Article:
Introducing Marguerite, the newest extern at Lone Mountain Animal Hospital!
Marguerite is from the Jackson, Mississippi area and is currently a fourth-year student at Mississippi State University. For as long as she could remember, Marguerite knew she wanted to become a veterinarian. She received her Bachelor’s from the University of Southern Mississippi in Hattiesburg. After graduating from Southern Mississippi, Marguerite worked at a small veterinary clinic before graduating with a Master’s degree from Mississippi College.
During her time at Mississippi State, Marguerite volunteered with a student-run, rescue organization as part of the Homeward Bound Group.
“It’s an affiliate of Mississippi State, and there’s two different sectors, a dog and a cat portion, and I was part of the cat group,” she said. “I was responsible for the medical records, the shot records, everything like that. We were responsible for making sure all of the kittens were able to get fosters and get them medical care and turn them out for adoption. That was a really rewarding experience.”
Marguerite heard about the externship program at Lone Mountain during an expo Mississippi State was hosting in the summer of 2019. One of her classmates who was helping with the expo spoke to Marguerite about the program. She was also drawn to Lone Mountain as a way to gain more experience with exotics. Her interests in animal medicine include ophthalmology and surgery. Marguerite said she’s also interested in business entrepreneurship and hopes to open her own private practice one day.
“I’m excited to get hands-on experience with exotics and learn as much as I can from the different doctors,” she said. “I’ve only been exposed to smaller practices, with one or two doctors, and this is a much bigger practice. So, I’m looking forward to different skills I can learn and all the different things they’re willing to teach me, that way I bring it back there and show other people all the different things we have available to us in this industry.”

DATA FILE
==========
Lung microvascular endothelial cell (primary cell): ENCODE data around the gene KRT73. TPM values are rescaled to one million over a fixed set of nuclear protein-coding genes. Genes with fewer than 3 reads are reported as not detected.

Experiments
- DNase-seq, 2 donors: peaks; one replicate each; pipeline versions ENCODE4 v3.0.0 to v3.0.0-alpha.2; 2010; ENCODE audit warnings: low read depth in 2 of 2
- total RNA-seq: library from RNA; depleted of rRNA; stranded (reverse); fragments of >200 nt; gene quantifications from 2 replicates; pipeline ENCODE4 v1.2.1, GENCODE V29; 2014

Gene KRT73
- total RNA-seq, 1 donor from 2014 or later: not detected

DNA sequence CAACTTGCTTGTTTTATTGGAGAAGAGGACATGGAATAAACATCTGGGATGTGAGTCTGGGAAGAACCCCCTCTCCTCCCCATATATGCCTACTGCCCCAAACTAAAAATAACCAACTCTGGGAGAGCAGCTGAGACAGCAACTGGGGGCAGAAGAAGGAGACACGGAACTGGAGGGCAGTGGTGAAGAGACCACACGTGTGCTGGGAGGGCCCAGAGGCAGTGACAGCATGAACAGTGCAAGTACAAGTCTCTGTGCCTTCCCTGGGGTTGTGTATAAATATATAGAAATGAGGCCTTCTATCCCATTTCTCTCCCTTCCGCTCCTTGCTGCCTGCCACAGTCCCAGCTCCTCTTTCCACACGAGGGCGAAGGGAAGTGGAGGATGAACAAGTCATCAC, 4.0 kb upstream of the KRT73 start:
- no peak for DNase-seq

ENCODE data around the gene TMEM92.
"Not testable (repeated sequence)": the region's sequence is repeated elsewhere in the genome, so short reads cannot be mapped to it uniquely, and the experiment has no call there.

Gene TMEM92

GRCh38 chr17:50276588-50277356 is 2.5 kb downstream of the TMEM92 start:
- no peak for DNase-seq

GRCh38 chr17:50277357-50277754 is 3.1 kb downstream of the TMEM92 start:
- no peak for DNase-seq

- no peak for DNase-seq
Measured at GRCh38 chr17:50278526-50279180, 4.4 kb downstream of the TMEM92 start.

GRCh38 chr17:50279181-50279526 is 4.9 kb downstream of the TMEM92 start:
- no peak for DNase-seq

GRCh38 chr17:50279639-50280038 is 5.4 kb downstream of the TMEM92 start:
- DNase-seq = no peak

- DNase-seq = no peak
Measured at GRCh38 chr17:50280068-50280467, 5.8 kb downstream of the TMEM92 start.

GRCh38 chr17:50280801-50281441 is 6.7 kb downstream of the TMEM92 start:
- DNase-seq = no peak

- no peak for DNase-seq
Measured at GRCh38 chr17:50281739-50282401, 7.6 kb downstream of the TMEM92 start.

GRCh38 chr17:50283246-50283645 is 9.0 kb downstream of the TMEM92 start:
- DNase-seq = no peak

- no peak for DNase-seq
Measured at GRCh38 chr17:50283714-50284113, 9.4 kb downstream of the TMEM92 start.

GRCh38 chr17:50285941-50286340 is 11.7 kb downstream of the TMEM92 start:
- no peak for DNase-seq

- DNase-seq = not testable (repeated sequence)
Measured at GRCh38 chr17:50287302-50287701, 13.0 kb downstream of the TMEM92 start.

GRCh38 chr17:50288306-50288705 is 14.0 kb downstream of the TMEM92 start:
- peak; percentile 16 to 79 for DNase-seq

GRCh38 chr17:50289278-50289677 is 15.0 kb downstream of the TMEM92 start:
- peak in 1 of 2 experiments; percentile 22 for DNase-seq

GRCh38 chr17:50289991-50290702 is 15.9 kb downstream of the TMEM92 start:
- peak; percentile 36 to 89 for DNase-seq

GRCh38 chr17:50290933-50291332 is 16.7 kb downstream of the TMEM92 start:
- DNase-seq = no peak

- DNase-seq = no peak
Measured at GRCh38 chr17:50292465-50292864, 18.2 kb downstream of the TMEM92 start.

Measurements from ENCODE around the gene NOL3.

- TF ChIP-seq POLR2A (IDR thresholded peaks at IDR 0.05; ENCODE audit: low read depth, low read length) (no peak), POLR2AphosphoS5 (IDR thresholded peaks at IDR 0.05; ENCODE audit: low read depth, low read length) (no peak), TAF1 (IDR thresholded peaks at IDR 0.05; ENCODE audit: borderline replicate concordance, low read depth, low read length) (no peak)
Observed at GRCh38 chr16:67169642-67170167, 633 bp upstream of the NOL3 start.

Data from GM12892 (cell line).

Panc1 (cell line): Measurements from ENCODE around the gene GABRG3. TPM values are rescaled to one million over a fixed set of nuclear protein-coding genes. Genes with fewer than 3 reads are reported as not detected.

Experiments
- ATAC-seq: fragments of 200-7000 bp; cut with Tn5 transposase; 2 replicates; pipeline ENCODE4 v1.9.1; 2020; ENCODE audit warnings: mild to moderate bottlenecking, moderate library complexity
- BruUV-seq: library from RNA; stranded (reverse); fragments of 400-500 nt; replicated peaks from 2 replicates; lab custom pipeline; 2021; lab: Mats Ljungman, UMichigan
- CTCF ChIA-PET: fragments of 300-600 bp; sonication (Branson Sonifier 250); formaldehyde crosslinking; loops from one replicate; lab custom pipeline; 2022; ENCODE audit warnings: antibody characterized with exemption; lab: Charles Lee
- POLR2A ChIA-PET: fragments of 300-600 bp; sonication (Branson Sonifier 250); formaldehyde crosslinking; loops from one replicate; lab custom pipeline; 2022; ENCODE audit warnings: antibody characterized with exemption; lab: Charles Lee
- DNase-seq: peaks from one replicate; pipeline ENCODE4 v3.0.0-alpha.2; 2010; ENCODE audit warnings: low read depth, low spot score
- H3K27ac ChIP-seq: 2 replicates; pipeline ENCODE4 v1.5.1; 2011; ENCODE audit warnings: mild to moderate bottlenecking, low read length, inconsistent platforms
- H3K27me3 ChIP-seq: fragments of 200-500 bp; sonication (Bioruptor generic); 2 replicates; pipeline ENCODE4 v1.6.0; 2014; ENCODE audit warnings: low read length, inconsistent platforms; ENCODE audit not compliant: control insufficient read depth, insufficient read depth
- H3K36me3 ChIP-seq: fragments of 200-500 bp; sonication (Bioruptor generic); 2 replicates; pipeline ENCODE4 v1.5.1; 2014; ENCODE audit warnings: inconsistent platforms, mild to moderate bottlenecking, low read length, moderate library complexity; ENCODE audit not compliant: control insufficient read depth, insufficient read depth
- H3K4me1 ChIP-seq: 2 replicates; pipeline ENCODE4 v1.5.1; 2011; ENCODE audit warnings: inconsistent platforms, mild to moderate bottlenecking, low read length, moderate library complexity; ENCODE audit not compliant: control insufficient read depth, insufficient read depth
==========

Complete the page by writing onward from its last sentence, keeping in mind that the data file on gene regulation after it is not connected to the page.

In her spare time, Marguerite likes to exercise, take her dogs for walks with her husband, and sit out by the lake near their house to enjoy the fresh air. In addition to her two dogs, Marguerite also owns three cats and five snakes.
Veterinarian Taylor Parker of Lone Mountain Animal Hospital in Northwest Las Vegas discusses Rabbit Hemorrhagic Disease Virus (RHDV), its symptoms, and the importance of getting pet rabbits vaccinated against this disease.
What is Rabbit Hemorrhagic Disease Virus (RHDV)?
Rabbit Hemorrhagic Disease Virus (RHDV) is a highly contagious and deadly disease in both domesticated and wild rabbits. It can be caused by two different, related viruses, RHDV1 and RHDV2. Currently, there is an outbreak of the RHDV2 virus in the Southwest United States. Of rabbits that are exposed to the virus, almost all of them die.
The disease is believed to have originated in Europe, but appeared in North America earlier this year. According to the House Rabbit Society, several cases of RHDV have been reported in the U.S. since April 2020. States that have reported the virus include Arizona, California, Colorado, Nevada, New Mexico, Texas, Utah, and Washington. Since April 2020, there are reports of wild and domesticated rabbits that have died of RHDV in the Las Vegas and Boulder City areas.
What are the symptoms of RHDV?
Courtesy: Sandy Millar/Unsplash.com
Some symptoms of the disease may include loss of appetite, lethargy, bleeding from the nose or mouth, fever, difficulty breathing, or sudden death. Rabbits who are exposed to RHDV have been known to die within 24 hours of exposure. It’s also possible for rabbits to die without showing any symptoms of RHDV, which is why it’s so important to vaccinate rabbits against this disease.
How does the disease spread?
While humans cannot catch RHDV and the disease does not affect other animals, it can quickly spread among rabbits via inhalation, ingestion, or via absorption through scrapes and wounds. It can also be transmitted by direct contact with an infected rabbit, or by contact with an object, person, clothing, or equipment that has encountered an infected rabbit, or contaminated environment. Rabbits are also able to catch the virus through the consumption of contaminated water or food. Insects can spread the virus over long distances.
How often should my rabbit be vaccinated?
After your rabbit is given its first vaccine against RHDV, a booster shot is administered every year. The State Veterinarian of Nevada requires all domesticated rabbits to be microchipped after getting vaccinated, as a way to prove that the rabbit is protected against RHDV. It is recommended that rabbit owners wait about a week for the vaccine to work. Because of how contagious the disease is, vaccines for RHDV are in high demand. Currently, only two labs in the world manufacture the vaccine, but the United States is taking steps to manufacture it domestically.